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LTL Pricing - AMC, CMC, and MIN

December 8, 2021
5 min read
Less Than Truckload
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The increased rates on LTL pricing this past year have had many companies looking for ways to reduce those costs, even if minimally. In addition to standard charges, there are several other fees you may not have known about or understood. Three of these fees are: AMC, CMC, and MIN.

Keep reading to find out what these shipping industry terms mean and how they might affect the cost of your freight shipping. Then contact the team at Amware to find out how you can save on LTL pricing.

What’s the difference between AMC, CMC, and MIN?

What is AMC?

Absolute minimum charge or AMC is the minimum charge after all pricing terms have been applied to a shipping order. This fee can include tax, assembly, equipment, and administration. This fee is calculated by the carrier and is the lowest they will charge for a specific shipment.

What is CMC?

Cubic minimum capacity or CMC is the minimum cubic capacity standard set in place by each shipping carrier. The CMC rule or cubic capacity minimum rule varies by carrier but generally applies to any shipment that is 750 cubic feet or more, with a density of fewer than six pounds per cubic foot. Cubic capacity is calculated by using the formula: Height x Width x Length. The CMC fee is calculated by the carrier and is a relatively new industry standard.

What is MIN?

Minimum Rate or MIN is the minimum charge for the entire shipment. This can, but doesn’t always, include accessorial or surcharges, negotiated discounts, administrative fees, and any other fees that could be incurred by the carrier. This fee is calculated by the carrier and is very common for mitigating loss for carriers.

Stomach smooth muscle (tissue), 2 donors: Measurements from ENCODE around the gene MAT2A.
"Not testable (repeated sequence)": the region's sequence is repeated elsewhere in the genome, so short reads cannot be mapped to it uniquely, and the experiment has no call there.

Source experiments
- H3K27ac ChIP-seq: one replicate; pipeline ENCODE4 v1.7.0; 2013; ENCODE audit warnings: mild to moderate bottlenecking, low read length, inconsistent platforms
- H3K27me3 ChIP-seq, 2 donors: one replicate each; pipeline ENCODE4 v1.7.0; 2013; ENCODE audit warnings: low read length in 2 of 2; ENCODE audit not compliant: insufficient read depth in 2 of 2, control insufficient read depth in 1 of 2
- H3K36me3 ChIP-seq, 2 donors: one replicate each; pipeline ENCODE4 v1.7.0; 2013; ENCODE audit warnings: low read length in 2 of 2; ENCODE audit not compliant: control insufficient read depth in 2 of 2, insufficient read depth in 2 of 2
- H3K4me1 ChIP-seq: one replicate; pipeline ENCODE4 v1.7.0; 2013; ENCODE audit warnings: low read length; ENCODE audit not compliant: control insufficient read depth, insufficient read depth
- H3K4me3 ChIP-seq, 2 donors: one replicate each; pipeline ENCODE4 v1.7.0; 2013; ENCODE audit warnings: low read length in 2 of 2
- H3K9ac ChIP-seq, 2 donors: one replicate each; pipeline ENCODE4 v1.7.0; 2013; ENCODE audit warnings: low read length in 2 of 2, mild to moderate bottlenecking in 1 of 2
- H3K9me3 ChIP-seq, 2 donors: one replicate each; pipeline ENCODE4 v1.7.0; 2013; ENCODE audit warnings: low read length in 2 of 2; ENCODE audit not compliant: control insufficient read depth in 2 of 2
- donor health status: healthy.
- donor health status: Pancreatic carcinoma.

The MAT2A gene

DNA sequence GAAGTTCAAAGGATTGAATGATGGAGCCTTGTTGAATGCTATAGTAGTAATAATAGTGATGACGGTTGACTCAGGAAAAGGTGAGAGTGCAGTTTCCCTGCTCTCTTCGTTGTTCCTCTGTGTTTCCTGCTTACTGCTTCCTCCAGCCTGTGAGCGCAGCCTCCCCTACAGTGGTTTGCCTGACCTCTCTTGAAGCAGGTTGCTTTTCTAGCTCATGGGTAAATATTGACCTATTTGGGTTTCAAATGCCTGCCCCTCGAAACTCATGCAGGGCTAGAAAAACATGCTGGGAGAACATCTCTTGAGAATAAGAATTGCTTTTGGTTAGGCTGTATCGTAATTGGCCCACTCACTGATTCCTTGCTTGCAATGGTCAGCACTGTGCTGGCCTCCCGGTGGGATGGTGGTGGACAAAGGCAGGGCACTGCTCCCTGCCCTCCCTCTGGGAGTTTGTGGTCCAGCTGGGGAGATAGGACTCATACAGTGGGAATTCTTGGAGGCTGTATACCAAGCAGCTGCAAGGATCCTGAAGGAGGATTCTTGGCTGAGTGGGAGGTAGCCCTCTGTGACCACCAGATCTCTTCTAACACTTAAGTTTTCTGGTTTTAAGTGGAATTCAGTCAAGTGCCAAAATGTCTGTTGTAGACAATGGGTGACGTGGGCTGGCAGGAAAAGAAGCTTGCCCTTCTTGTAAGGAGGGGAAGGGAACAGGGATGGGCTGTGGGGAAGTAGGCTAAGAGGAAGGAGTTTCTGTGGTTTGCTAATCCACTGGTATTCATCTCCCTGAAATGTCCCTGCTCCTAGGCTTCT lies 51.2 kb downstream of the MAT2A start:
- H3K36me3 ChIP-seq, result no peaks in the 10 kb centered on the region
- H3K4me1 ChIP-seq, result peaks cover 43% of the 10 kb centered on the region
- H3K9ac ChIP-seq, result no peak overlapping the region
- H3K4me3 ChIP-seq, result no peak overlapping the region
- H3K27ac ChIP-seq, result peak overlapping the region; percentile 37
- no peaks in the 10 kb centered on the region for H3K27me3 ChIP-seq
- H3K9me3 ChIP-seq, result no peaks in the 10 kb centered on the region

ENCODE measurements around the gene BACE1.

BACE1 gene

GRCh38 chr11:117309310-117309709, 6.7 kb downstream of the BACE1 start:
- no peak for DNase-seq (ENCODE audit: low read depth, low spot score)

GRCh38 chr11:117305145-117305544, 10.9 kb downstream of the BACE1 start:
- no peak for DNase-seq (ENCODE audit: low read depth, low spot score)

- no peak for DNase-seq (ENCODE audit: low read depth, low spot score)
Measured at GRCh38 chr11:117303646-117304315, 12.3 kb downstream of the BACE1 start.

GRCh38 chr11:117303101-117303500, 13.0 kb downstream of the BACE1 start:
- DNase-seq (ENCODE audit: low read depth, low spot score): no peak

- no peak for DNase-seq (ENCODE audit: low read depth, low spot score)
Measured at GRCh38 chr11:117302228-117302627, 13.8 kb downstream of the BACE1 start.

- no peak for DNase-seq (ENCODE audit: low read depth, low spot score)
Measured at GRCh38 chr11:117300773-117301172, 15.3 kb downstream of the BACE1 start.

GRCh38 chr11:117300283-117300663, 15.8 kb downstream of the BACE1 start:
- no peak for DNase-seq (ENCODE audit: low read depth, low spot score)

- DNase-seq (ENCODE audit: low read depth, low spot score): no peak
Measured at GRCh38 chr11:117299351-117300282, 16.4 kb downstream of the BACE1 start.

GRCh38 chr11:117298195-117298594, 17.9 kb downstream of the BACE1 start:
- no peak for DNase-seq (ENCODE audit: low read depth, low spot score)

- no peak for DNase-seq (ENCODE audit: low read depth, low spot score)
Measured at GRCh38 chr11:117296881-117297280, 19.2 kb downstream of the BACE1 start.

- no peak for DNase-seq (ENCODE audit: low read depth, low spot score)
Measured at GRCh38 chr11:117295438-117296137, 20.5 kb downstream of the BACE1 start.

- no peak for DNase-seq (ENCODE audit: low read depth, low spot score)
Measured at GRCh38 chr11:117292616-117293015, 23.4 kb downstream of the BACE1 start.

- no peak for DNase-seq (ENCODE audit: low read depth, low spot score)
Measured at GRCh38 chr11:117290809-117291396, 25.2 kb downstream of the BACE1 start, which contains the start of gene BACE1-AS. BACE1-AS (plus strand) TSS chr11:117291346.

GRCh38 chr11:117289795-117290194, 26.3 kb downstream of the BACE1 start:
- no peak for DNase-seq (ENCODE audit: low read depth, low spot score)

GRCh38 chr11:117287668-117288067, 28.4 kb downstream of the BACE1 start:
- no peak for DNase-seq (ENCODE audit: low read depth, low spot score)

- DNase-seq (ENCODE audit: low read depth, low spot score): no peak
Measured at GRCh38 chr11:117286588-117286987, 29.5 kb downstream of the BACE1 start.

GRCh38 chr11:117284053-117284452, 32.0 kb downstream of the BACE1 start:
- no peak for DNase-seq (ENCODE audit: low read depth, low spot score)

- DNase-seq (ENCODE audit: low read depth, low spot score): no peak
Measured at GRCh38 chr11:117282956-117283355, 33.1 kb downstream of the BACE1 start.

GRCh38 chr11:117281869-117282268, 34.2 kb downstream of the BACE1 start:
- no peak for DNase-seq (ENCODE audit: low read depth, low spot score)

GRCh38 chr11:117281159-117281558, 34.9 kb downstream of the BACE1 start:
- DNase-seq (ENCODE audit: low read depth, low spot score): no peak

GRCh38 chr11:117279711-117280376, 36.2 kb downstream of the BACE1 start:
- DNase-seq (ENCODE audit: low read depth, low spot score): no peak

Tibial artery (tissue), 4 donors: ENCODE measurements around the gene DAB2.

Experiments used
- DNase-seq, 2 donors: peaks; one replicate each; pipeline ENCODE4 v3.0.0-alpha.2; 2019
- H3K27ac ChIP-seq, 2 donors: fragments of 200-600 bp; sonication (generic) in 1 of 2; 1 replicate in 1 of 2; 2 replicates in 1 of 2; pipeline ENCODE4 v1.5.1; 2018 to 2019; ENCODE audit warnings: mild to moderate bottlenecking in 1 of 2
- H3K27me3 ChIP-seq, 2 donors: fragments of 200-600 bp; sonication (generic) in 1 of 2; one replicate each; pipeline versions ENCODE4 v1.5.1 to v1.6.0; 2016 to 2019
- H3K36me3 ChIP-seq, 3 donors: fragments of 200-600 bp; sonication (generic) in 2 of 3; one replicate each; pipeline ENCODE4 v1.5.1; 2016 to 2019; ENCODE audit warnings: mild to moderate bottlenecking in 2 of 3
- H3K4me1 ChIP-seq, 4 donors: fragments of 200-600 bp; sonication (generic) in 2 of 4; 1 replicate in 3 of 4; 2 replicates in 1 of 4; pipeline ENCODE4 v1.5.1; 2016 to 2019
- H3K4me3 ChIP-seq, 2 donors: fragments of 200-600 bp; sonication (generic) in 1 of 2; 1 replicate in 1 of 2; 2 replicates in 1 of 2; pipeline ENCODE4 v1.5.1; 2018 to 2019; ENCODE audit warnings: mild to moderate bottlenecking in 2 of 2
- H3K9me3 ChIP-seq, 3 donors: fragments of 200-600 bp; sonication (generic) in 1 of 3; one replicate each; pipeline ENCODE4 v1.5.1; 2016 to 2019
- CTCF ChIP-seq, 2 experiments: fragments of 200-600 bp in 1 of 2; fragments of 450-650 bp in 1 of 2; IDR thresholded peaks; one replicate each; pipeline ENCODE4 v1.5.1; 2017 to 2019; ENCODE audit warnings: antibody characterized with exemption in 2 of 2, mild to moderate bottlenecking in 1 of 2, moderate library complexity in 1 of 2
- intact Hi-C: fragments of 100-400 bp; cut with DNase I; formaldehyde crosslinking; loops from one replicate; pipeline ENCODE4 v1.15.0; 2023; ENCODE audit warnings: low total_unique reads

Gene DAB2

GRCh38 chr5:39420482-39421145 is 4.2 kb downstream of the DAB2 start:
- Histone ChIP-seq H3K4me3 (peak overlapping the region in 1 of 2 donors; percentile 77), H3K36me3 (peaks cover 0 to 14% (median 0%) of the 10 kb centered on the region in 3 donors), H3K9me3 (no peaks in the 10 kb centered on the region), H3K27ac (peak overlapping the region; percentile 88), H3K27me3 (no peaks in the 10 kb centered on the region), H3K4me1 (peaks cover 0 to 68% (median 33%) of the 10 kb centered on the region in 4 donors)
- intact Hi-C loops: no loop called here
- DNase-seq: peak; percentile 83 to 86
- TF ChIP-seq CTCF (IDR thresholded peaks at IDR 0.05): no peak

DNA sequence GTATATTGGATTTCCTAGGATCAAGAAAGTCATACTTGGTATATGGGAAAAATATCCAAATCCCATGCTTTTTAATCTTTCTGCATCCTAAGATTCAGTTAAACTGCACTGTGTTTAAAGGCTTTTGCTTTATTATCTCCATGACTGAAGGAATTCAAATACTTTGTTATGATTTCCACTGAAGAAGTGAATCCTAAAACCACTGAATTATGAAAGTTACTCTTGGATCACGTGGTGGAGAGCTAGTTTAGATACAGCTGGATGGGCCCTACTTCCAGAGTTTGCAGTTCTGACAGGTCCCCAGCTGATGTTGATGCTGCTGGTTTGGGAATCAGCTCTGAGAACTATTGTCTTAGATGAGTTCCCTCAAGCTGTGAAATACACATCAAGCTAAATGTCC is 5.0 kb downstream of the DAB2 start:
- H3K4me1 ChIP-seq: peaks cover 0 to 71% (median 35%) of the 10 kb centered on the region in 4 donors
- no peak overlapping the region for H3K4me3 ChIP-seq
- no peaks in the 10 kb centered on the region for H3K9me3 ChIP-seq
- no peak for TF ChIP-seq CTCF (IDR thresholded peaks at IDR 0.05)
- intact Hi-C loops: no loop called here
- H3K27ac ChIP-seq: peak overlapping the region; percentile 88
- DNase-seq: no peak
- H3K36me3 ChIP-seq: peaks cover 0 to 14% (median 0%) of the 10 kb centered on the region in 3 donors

Check the Bill of Lading

To find out exactly what’s included in the AMC, CMC, or MIN, the best practice is to check the Bill of Lading or BOL. This document is a written contract between the carrier or transportation provider and the shipper.

The BOL is a comprehensive legal document that provides a description of goods, determines who will ship and receive the goods, and where the shipment will be delivered. It also gives a detailed account of the terms of the agreement including the LTL pricing, fees and costs associated with the shipment. Each shipment gets one BOL, whether it is a full truckload (FTL) or a less than truckload (LTL) shipment.

How to Save on Freight Shipping

If navigating the BOL or negotiating lower LTL pricing are beyond the scope of your expertise, consider enlisting the help of a third-party logistics company or 3PL. Amware is a full-service freight and logistics provider that offers assistance to companies with warehousing and shipping, including both LTL and FTL. Our integrated software, Amrate, makes it easy for you to find out which carrier is the most cost-effective choice for your shipment.

Want to learn more? Ask us how Amrate could help your business save time and money. Contact our team today or request a FREE 30-day trial of Amrate below.

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